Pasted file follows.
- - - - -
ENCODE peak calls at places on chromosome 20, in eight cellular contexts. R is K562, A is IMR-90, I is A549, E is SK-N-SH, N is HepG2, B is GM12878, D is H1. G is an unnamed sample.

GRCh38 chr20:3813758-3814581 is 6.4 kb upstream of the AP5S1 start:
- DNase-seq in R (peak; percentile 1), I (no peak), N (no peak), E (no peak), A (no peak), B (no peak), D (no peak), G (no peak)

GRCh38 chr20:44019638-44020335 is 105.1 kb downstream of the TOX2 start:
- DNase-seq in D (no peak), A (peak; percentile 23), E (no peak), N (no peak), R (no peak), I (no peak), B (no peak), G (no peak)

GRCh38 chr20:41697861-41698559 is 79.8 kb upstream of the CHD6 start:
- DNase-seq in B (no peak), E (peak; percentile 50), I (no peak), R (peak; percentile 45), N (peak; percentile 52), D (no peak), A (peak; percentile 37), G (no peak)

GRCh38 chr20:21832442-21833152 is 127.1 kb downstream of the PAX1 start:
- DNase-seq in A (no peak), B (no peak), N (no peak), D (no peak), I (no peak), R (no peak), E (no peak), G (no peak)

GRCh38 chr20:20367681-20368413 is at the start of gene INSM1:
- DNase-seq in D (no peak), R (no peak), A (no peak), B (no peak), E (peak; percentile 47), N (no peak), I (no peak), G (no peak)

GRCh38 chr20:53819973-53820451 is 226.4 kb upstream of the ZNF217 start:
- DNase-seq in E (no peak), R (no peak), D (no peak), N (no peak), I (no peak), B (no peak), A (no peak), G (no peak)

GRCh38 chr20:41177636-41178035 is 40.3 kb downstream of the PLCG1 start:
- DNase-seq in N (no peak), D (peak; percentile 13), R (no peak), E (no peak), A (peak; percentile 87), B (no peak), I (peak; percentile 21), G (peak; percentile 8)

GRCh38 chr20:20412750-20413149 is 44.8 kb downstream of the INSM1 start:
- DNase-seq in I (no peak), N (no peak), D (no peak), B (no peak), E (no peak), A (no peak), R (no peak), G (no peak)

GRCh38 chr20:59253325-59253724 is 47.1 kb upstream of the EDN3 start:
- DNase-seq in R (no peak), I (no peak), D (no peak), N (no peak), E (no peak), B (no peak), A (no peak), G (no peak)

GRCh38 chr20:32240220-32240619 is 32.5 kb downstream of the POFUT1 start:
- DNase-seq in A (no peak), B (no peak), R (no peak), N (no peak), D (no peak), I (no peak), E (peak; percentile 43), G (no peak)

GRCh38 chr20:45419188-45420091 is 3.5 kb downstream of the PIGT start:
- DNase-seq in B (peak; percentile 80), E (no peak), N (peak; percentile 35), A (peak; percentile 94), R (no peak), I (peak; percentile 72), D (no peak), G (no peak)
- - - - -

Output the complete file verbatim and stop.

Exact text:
ENCODE peak calls at places on chromosome 20, in eight cellular contexts. R is K562, A is IMR-90, I is A549, E is SK-N-SH, N is HepG2, B is GM12878, D is H1. G is an unnamed sample.

GRCh38 chr20:3813758-3814581 is 6.4 kb upstream of the AP5S1 start:
- DNase-seq in R (peak; percentile 1), I (no peak), N (no peak), E (no peak), A (no peak), B (no peak), D (no peak), G (no peak)

GRCh38 chr20:44019638-44020335 is 105.1 kb downstream of the TOX2 start:
- DNase-seq in D (no peak), A (peak; percentile 23), E (no peak), N (no peak), R (no peak), I (no peak), B (no peak), G (no peak)

GRCh38 chr20:41697861-41698559 is 79.8 kb upstream of the CHD6 start:
- DNase-seq in B (no peak), E (peak; percentile 50), I (no peak), R (peak; percentile 45), N (peak; percentile 52), D (no peak), A (peak; percentile 37), G (no peak)

GRCh38 chr20:21832442-21833152 is 127.1 kb downstream of the PAX1 start:
- DNase-seq in A (no peak), B (no peak), N (no peak), D (no peak), I (no peak), R (no peak), E (no peak), G (no peak)

GRCh38 chr20:20367681-20368413 is at the start of gene INSM1:
- DNase-seq in D (no peak), R (no peak), A (no peak), B (no peak), E (peak; percentile 47), N (no peak), I (no peak), G (no peak)

GRCh38 chr20:53819973-53820451 is 226.4 kb upstream of the ZNF217 start:
- DNase-seq in E (no peak), R (no peak), D (no peak), N (no peak), I (no peak), B (no peak), A (no peak), G (no peak)

GRCh38 chr20:41177636-41178035 is 40.3 kb downstream of the PLCG1 start:
- DNase-seq in N (no peak), D (peak; percentile 13), R (no peak), E (no peak), A (peak; percentile 87), B (no peak), I (peak; percentile 21), G (peak; percentile 8)

GRCh38 chr20:20412750-20413149 is 44.8 kb downstream of the INSM1 start:
- DNase-seq in I (no peak), N (no peak), D (no peak), B (no peak), E (no peak), A (no peak), R (no peak), G (no peak)

GRCh38 chr20:59253325-59253724 is 47.1 kb upstream of the EDN3 start:
- DNase-seq in R (no peak), I (no peak), D (no peak), N (no peak), E (no peak), B (no peak), A (no peak), G (no peak)

GRCh38 chr20:32240220-32240619 is 32.5 kb downstream of the POFUT1 start:
- DNase-seq in A (no peak), B (no peak), R (no peak), N (no peak), D (no peak), I (no peak), E (peak; percentile 43), G (no peak)

GRCh38 chr20:45419188-45420091 is 3.5 kb downstream of the PIGT start:
- DNase-seq in B (peak; percentile 80), E (no peak), N (peak; percentile 35), A (peak; percentile 94), R (no peak), I (peak; percentile 72), D (no peak), G (no peak)